Doorgaan met het lezen van “Jules Deelder, Wanda Reisel, Thomas Kohnstamm, Marlon James, Einar Kárason, Ahmadou Kourouma, Wen Yiduo, Laurence Sterne, Cissy van Marxveldt”

Jules Deelder 70 jaar, Thomas Kohnstamm, Einar Kárason, Ahmadou Kourouma, Wen Yiduo, Laurence Sterne

70 Jaar Jules Deelder

De Nederlandse dichter en schrijver Jules Deelder werd geboren op 24 november 1944 te Rotterdam, in de wijk Overschie. Jules Deelder viert vandaag zijn 70e verjaardag. Zie ook alle tags voor Jules Deelder op dit blog.

Stadsgezicht

Tegenwoordigheid van geest
en realisme in ’t kwadraat
vieren onverstoorbaar feest
in een opgebroken straat

Hoog en spijkerhard de hemel
met een blikkerende zon of
zwart en laag in wilde wemel
langs skeletten van beton

Doorheen geloken luxaflexen
tórenhoog de wooncomplexen
stapelen den einder dicht

Posthistorisch vergezicht-
Rotterdam gehakt uit marmer
kant’lend in het tegenlicht

 

Wonderland

Bij het pompstation
bleken acht van de negen
pompen super te leveren
en maar één normaal

Op m’n vraag of het geen
tijd werd de bordjes te ver-
hangen keek de pompbediende
mij niet begrijpend aan

Toen ik later in een
etalage op een bord las
dat men bij aanschaf van
vijf batterijen één

staaflantaarn cadeau gaf
begreep ik dat ik
in de omgekeerde wereld
was beland.

 

Quo Vadis?

Op de A20 staat
een man met baard

Ik stop en vraag
waarheen hij vaart?

Ten hemel luidt
daarop zijn antwoord

Ik ga niet verder
dan Rotterdam

O prima dan pak ik
daar de metro…

 
Jules Deelder (Rotterdam, 24 november 1944)

Doorgaan met het lezen van “Jules Deelder 70 jaar, Thomas Kohnstamm, Einar Kárason, Ahmadou Kourouma, Wen Yiduo, Laurence Sterne”

Einar Kárason, Ahmadou Kourouma, Wen Yiduo, Jules Deelder, Laurence Sterne

De IJslandse schrijver Einar Kárason werd op 24 november 1955 geboren in Reykjavík. Zie ook alle tags voor Einar Kárason op dit blog.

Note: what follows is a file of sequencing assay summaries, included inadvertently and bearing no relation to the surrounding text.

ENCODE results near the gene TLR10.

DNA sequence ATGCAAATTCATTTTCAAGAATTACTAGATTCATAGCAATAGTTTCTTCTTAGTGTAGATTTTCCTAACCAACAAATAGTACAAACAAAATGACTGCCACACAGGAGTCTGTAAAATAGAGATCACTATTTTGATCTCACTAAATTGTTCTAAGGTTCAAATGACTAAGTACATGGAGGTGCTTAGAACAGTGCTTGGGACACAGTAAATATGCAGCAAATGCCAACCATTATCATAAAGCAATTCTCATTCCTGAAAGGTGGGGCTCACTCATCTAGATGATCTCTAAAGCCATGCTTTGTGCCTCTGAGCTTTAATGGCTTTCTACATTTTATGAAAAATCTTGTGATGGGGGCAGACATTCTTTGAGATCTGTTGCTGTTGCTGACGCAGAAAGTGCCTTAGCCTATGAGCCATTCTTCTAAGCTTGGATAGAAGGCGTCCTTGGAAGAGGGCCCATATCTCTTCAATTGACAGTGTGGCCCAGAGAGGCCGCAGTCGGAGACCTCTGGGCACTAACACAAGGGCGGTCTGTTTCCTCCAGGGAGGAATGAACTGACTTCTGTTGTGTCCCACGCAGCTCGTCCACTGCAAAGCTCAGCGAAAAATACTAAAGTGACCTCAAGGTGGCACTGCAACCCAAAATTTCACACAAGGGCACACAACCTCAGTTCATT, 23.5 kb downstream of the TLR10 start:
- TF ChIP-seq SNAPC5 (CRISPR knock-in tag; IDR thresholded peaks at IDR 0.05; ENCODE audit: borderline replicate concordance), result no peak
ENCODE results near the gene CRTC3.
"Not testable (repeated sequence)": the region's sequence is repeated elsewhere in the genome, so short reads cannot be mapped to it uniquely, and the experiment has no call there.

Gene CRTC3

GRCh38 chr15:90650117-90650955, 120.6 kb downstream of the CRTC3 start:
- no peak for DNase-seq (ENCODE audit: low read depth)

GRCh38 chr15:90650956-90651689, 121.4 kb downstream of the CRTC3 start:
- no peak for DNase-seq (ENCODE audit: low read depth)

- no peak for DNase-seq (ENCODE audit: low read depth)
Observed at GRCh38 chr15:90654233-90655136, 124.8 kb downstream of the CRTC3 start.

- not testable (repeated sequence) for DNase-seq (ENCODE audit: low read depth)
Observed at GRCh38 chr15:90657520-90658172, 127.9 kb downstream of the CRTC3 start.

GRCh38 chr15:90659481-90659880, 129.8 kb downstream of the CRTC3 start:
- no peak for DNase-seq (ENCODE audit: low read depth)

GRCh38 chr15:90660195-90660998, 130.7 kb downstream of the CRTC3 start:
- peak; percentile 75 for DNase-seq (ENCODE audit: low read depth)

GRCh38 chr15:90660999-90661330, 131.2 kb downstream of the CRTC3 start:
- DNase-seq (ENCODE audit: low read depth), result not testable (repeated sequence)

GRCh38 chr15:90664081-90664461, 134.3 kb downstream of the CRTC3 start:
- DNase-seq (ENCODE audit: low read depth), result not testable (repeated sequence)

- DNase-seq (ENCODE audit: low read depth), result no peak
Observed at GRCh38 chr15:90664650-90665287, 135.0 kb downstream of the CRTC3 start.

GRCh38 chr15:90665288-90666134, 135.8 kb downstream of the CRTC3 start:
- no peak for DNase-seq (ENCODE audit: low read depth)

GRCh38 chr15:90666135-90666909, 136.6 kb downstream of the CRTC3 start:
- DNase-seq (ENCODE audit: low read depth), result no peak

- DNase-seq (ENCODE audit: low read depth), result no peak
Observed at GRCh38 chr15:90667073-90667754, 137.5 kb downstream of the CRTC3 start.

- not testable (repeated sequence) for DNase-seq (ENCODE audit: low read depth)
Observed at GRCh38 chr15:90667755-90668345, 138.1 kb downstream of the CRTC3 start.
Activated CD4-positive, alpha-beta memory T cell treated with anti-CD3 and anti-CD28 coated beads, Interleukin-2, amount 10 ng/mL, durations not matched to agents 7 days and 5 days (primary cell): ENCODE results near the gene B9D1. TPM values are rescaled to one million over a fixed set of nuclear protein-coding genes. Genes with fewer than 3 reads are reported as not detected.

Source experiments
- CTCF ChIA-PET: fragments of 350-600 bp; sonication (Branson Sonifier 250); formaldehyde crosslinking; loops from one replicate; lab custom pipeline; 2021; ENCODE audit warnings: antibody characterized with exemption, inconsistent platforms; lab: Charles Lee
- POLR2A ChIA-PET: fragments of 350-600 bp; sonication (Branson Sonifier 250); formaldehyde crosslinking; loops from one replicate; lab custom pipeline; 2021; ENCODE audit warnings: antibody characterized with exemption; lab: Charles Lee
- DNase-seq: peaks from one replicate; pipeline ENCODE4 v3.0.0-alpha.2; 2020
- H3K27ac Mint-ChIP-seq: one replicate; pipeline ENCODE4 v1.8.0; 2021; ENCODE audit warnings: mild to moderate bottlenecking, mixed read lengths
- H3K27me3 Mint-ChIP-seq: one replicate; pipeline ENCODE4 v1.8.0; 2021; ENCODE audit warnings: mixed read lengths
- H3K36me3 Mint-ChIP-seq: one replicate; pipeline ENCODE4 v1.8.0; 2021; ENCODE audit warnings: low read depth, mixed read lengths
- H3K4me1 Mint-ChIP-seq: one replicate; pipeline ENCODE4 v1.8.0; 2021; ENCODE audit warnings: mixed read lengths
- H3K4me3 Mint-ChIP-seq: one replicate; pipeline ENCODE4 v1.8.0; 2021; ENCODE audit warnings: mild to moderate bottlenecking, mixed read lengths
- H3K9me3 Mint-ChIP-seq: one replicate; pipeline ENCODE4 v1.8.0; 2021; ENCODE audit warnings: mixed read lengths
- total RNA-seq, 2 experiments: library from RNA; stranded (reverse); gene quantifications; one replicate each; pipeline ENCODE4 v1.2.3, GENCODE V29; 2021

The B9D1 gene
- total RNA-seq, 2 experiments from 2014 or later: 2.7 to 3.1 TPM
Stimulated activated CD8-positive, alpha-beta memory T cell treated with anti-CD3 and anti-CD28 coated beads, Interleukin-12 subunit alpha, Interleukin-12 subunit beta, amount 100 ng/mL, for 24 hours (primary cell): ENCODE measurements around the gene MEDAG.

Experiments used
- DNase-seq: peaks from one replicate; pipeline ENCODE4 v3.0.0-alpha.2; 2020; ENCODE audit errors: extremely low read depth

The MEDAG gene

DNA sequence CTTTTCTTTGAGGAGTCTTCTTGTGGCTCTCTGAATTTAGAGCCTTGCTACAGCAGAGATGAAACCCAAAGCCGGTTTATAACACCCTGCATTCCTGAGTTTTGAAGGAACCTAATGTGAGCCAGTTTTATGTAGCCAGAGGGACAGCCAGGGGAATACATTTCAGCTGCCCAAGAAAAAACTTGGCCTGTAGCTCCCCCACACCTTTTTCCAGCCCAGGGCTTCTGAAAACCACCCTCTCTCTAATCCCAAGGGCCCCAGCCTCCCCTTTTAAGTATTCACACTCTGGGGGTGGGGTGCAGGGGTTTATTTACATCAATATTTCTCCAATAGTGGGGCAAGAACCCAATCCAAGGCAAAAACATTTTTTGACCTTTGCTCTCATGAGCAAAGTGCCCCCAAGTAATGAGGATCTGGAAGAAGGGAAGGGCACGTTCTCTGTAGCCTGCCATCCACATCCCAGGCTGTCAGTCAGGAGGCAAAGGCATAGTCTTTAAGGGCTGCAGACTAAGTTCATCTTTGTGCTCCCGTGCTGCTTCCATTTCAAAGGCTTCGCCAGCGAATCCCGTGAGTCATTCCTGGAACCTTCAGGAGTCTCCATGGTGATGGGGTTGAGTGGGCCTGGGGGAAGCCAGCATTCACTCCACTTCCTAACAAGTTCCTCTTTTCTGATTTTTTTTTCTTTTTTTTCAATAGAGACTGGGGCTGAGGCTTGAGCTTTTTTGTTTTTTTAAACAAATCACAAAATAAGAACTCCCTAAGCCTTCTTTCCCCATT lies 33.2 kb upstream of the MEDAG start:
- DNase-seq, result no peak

Uit: Devil’s Island (Vertaald door David MacDuff en Magnus Magnusson)

“Tommi had come to the view that it was merely from envy that grown-ups always got so scandalised about young people who were able to take life lightly. Tommi himself – well, half a century earlier he had been just like Baddi, that was how history repeated itself. People often said that they were very alike, the grandfather and son, and Tommi would be touched but somewhat embarrassed and would change the subject. Although it was hard to understand, Tommi himself knew there was a grain of truth in it, for he could often see himself in Baddi: both of them were inordinately sensitive to cold, for instance, and before Baddi went abroad he always went around in long johns under his trousers and woollen stockings which came far up his legs – that fifteen-year-old ladies’ darling. And if there was no tobacco, the boys would just take a pinch of snuff like any other healthy young Icelanders.
Then again, Tommi did not forget how good the boy had become at football. It was too bad he had given up training. It happened just after the trip to the Faroes and Norway – that was when Grjóni and Lúddi and most of the old hard-core players had also dropped it, and a new generation had taken over, led by Danni and other young brats. It was an unforgettable day when Baddi came to training for the last time and said he couldn’t be bothered with all that kids’ stuff. Then off he stalked in his rubber shoes, lighting a cigarette stub with practised hands as he went and throwing the matchstick up in the air and back-heeling it as it fell.
That was the end of his football training.
Baddi was nearly sixteen when he set off into the world in the big aeroplane – the dear granny’s boy, she remembered it so well, the day he said goodbye to them at the airport, quiet but determined.”


Einar Kárason (Reykjavík, 24 november 1955)

Doorgaan met het lezen van “Einar Kárason, Ahmadou Kourouma, Wen Yiduo, Jules Deelder, Laurence Sterne”

Einar Kárason, Ahmadou Kourouma, Wen Yiduo, Jules Deelder, Laurence Sterne

De IJslandse schrijver Einar Kárason werd op 24 november 1955 geboren in Reykjavík. Zie ook alle tags voor Einar Kárason op dit blog.

 

Uit: Devil’s Island (Vertaald door David MacDuff en Magnus Magnusson)